I’m super white or fair-skinned, and that means I burn easy. So when it comes to life hacks about sunburns, this coconut oil is one of my favorites. Simply put, getting a sunburn hurts, and when you get one, you are willing to do almost anything to make the pain go away. So we looked into the life hack that says applying coconut oil will help treat a sunburn.
I’ve had so many sunburns in my life and let me just say they are never fun. So it’s nice to finally find something that may help. When I was growing up, we didn’t have coconut oil to help.
After a sunburn, your skin may start to peel. This is a sign that your body is trying to rid itself of damaged cells. Never try to peel the skin yourself; let it come off naturally.
Coconut oil is high in saturated fats and is used to treat many skin conditions, including dermatitis and eczema. Coconut oil can help cool and soothe your sunburned skin and relieve some of the symptoms, such as itching and peeling.
When you get a sunburn, you want to apply a cool, damp towel to the affected area to help cool down the skin. You can also take a cool (not cold) bath or shower to help speed up this process. Once your skin has cooled down, you can apply coconut oil to your sunburned skin.
A 2012 study showed that applying things like coconut oil that are high in fats, may speed up healing time and reduce dryness often associated with burns.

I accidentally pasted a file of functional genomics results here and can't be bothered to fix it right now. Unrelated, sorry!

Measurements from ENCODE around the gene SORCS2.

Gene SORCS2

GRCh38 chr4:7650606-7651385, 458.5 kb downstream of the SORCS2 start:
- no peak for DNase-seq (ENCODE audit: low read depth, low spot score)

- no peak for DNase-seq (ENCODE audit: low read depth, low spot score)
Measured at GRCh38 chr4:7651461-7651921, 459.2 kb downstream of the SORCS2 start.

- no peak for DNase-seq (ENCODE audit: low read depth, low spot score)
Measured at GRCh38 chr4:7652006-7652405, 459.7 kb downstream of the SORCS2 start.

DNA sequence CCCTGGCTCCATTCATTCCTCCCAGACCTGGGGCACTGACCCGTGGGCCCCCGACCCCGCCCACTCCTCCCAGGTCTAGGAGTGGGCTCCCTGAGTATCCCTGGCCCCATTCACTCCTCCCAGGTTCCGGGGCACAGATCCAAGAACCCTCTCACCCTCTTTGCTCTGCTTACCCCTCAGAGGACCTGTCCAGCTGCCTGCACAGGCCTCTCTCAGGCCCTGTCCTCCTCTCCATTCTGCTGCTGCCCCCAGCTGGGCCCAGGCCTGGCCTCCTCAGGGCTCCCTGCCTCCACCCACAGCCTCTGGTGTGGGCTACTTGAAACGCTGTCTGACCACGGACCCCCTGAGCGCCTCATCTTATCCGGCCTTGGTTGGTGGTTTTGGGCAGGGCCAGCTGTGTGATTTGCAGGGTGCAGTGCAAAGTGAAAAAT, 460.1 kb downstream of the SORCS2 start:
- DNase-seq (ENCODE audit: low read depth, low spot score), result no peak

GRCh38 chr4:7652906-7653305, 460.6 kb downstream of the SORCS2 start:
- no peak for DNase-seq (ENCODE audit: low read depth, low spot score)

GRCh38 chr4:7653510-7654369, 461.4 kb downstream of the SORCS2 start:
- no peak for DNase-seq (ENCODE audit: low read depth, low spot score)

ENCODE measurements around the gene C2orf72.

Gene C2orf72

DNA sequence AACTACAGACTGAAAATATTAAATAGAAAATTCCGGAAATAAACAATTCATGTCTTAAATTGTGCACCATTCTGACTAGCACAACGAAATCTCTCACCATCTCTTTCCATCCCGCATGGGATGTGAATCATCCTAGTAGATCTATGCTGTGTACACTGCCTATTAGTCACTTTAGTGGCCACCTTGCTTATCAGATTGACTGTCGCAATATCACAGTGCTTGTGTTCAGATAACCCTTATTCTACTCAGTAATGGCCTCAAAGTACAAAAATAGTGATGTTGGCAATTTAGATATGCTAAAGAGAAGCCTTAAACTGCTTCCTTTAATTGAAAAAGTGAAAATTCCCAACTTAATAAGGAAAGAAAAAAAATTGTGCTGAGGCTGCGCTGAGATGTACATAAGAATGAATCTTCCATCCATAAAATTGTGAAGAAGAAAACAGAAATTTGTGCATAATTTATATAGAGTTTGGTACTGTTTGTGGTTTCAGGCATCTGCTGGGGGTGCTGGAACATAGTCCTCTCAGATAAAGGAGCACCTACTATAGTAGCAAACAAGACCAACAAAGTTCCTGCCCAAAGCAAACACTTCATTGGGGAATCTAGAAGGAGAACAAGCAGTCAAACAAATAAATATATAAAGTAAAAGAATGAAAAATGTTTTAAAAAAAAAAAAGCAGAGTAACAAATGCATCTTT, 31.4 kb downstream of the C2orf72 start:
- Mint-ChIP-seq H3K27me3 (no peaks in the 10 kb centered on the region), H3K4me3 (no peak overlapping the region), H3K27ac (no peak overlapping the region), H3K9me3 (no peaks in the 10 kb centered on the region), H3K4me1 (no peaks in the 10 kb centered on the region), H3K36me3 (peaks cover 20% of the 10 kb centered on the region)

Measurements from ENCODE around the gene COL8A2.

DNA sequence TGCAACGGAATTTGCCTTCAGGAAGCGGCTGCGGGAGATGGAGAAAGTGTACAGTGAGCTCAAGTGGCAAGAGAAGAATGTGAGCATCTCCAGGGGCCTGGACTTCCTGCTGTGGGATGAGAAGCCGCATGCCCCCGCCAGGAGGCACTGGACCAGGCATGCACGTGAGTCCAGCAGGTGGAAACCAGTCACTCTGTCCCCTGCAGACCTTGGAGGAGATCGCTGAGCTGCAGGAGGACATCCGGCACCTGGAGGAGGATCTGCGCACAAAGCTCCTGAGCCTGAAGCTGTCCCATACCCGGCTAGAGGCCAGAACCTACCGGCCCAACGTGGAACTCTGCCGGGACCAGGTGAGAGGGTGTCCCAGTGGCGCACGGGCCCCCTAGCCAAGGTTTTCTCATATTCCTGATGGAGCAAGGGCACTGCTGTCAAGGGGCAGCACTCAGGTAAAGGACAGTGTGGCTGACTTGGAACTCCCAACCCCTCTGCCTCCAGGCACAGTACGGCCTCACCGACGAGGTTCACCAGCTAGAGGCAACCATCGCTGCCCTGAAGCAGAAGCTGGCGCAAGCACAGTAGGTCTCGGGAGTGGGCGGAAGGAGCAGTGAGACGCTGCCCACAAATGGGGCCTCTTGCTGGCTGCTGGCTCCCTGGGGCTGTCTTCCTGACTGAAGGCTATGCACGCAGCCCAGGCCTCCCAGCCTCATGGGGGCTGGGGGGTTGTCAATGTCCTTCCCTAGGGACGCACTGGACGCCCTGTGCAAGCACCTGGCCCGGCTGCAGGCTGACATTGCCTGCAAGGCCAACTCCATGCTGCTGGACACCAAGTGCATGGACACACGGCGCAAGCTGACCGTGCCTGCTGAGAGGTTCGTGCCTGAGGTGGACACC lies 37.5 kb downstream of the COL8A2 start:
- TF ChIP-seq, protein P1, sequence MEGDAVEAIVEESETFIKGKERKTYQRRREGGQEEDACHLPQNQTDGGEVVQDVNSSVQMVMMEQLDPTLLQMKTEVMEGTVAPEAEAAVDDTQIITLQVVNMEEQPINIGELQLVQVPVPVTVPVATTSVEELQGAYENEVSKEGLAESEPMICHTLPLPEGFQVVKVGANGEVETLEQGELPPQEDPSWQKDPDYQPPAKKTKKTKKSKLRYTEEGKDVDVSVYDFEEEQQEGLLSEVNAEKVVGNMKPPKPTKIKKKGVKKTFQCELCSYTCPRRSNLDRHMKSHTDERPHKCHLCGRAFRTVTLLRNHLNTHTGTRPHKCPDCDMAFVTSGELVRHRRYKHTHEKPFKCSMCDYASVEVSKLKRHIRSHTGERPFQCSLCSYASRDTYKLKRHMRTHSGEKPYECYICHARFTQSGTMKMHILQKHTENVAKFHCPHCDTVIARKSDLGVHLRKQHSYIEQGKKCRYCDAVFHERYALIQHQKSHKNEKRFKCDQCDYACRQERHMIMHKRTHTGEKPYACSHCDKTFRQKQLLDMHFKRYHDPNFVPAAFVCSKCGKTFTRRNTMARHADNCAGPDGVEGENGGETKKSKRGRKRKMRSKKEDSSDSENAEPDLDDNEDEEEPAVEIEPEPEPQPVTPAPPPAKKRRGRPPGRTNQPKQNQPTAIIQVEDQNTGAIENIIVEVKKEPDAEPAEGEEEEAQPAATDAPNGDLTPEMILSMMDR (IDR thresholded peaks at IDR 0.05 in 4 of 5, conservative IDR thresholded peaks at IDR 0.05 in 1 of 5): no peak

Lauric acid is the saturated fat found in coconut oil, and studies have shown that lauric acid has some antibacterial abilities that may even help prevent infection and help reduce inflammation.
What you absolutely don’t want to do is apply vinegar, either white vinegar or apple cider vinegar to a sunburn. Although some people swear by this hack, it can actually make the problem worse. For blistered skin, a small amount of vinegar mixed with cool water can help to dry out the blisters. For a regular sunburn, however, the mild acidity of vinegar can further dry your skin, making the burn worse.
Coconut oil has grown in popularity in recent years. People seem to think it’s the answer to everything. While I can’t attest to that, I can say that when it comes to helping a sunburn, coconut oil seems to genuinely work.
In addition to soothing your sunburn, it may also enhance the skin’s protective barrier functions. According to a 2017 study, however, it’s worth noting that their study used cultured coconut extract (CCE), which undergoes a further bacterial fermentation process.
When it comes to treating your own sunburn, you should remember to cool your skin first with a wet towel or cool bath. Only after your skin has cooled should you apply the coconut oil. Also, remember to drink lots of water when you have a sunburn.
A sunburn hurts you in more ways than one. The danger goes far beyond any short-term pain, redness, and discomfort because after the sunburn fades, lasting damage remains. Sunburn accelerates skin aging and is a leading cause in the majority of cases of basal cell carcinoma, squamous cell carcinoma, and melanoma, the deadliest form of skin cancer.
- Even without a burn, sun exposure raises skin cancer risk. Even if you are tan or your skin type is dark, and your skin does not redden, the sun can cause cellular damage that can lead to cancer.
- The UV index is a factor: The sun varies in intensity by season, time of day, and geographic location. A high UV index means unprotected skin burns faster or more severely. Be careful, especially when the sun is strongest. But even when the index is low, the risk remains. Protect yourself every day of the year.